The United States respectfully moves this Court for an order granting supplemental andpermanent relief. The United States brought this action on October 12, 2010 to remedyviolations of the Uniformed and Overseas Citizens Absentee Voting Act of 1986 (“UOCAVA”),42 U.S.C. §§ 1973ff to 1973ff-7, as amended by the Military and Overseas Voter EmpowermentAct, (“MOVE Act”), Pub. L. No. 111-84, Subtitle H, §§ 575-589, 123 Stat. 2190, 2318-2335(2009). This Court entered a Consent Decree on October 19, 2010 to provide immediate buttemporary remedies for then-known UOCAVA violations during the November 2010 federalgeneral election.
Consent Decree, Oct. 19, 2010, ECF No. 9, attached as Ex. A [hereinafter“Consent Decree” or “Decree”]. The Decree left open the issue of permanent relief should theDefendants fail to take necessary measures to ensure future UOCAVA compliance.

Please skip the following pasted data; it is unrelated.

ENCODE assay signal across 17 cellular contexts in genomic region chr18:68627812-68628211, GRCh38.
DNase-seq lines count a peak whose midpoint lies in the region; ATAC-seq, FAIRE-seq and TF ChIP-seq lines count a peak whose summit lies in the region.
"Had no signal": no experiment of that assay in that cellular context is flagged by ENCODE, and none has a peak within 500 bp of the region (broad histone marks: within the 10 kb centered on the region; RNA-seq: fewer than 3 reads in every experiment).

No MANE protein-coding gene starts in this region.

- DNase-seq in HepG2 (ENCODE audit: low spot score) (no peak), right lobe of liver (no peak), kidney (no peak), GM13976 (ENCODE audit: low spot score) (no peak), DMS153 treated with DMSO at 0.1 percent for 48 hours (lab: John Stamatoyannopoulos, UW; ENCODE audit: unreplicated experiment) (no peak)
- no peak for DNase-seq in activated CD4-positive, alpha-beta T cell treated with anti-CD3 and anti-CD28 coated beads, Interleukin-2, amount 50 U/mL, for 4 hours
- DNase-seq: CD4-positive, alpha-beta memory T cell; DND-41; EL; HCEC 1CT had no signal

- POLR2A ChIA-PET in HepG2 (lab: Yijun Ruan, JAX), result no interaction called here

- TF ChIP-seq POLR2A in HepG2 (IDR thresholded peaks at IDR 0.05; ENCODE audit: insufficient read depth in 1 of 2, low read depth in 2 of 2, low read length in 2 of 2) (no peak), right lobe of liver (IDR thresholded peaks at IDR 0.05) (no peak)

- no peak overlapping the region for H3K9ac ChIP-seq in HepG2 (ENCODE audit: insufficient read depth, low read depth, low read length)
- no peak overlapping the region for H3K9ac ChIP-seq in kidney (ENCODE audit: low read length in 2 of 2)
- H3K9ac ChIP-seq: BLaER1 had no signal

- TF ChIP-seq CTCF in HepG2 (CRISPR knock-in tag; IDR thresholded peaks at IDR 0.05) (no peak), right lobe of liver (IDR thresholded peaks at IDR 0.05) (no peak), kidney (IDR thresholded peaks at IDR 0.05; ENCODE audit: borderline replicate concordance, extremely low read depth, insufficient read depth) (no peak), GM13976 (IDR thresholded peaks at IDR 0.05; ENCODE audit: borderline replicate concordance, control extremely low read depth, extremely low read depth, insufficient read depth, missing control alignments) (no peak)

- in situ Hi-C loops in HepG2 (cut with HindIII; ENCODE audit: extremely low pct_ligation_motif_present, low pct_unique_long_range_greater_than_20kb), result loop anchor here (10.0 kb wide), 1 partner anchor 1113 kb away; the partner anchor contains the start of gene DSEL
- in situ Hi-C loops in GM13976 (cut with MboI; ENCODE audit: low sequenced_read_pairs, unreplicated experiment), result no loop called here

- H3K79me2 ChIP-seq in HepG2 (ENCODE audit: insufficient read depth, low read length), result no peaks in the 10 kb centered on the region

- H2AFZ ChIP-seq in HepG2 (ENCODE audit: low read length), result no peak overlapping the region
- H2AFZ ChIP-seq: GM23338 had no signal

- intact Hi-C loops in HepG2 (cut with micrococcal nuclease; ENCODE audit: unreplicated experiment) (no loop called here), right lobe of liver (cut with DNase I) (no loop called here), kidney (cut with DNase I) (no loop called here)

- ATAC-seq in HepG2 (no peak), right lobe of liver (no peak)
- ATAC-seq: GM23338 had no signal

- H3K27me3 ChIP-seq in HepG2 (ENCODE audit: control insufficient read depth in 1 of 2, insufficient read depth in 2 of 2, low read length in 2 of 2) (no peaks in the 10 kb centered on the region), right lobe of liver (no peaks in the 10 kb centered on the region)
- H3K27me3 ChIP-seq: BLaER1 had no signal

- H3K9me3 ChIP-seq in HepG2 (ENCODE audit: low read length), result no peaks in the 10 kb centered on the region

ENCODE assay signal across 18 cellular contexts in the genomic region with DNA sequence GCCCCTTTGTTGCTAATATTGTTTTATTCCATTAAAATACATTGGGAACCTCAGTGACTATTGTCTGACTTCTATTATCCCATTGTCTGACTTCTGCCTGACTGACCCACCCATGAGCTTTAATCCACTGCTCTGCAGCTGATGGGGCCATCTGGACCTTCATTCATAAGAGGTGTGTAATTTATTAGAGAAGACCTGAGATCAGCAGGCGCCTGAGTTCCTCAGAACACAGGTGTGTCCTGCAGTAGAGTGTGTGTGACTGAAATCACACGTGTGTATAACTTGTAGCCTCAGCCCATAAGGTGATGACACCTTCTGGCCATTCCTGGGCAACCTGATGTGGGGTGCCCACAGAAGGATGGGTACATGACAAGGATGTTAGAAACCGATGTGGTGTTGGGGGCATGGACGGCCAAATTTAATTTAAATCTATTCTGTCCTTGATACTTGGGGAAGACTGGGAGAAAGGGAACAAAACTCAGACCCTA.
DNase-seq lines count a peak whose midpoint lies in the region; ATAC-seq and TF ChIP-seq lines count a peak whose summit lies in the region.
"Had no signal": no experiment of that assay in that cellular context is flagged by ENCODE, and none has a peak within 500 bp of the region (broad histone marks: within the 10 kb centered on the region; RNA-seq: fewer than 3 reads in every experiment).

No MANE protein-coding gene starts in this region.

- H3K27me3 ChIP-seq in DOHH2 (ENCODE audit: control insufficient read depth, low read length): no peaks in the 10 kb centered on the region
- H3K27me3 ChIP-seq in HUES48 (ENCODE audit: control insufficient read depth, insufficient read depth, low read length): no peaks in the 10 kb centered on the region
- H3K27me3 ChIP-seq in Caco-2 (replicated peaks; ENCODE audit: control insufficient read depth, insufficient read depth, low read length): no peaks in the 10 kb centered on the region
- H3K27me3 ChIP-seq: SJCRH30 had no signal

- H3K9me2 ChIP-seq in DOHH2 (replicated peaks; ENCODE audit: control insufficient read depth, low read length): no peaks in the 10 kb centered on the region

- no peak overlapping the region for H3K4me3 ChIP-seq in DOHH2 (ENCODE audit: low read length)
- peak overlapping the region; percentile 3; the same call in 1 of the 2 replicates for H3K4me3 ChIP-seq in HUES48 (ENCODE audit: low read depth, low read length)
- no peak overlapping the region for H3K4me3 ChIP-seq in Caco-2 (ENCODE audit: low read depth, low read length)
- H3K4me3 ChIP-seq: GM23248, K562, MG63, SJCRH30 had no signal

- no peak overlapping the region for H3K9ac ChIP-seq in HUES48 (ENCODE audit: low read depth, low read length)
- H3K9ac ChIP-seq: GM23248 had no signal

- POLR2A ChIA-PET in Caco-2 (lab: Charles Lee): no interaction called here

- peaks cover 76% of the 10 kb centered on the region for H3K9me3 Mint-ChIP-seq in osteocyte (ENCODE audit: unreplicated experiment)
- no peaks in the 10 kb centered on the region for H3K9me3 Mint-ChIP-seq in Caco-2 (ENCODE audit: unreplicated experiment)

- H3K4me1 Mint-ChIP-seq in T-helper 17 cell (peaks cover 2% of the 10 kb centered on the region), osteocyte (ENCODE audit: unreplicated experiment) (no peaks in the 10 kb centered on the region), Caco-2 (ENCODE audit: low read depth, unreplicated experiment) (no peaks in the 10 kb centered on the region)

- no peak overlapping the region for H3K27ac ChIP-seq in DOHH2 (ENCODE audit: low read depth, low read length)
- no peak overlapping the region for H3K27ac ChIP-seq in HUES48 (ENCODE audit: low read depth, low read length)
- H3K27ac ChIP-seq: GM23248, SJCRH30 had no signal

at 11-12.They have so failed. The Decree also contemplated supplemental relief should additionalUOCAVA violations be discovered.
¶ 26. They have.Accordingly, the United States seeks two types of relief. First, it requests an orderadvancing New York’s primary election date, starting with the 2012 election. GivenDefendants’ failure to change the date on their own—despite ample time and opportunity to doso—this relief is necessary to ensure future UOCAVA compliance. New York’s federal primaryelection date is simply too close to the federal general election to ensure UOCAVA compliancein 2012. In light of the State’s inaction, and absent an order from this Court, New York’s lateprimary date will disenfranchise UOCAVA voters in 2012 and beyond. To comply withUOCAVA, the primary election date must be set for no later than 35 days in advance of theUOCAVA deadline for transmitting ballots (the 45th day before the federal general election),i.e., at least 80 days before the federal general election.
Case 1:10-cv-01214-GLS -RFT Document 16-1 Filed 09/19/11 Page 3 of 19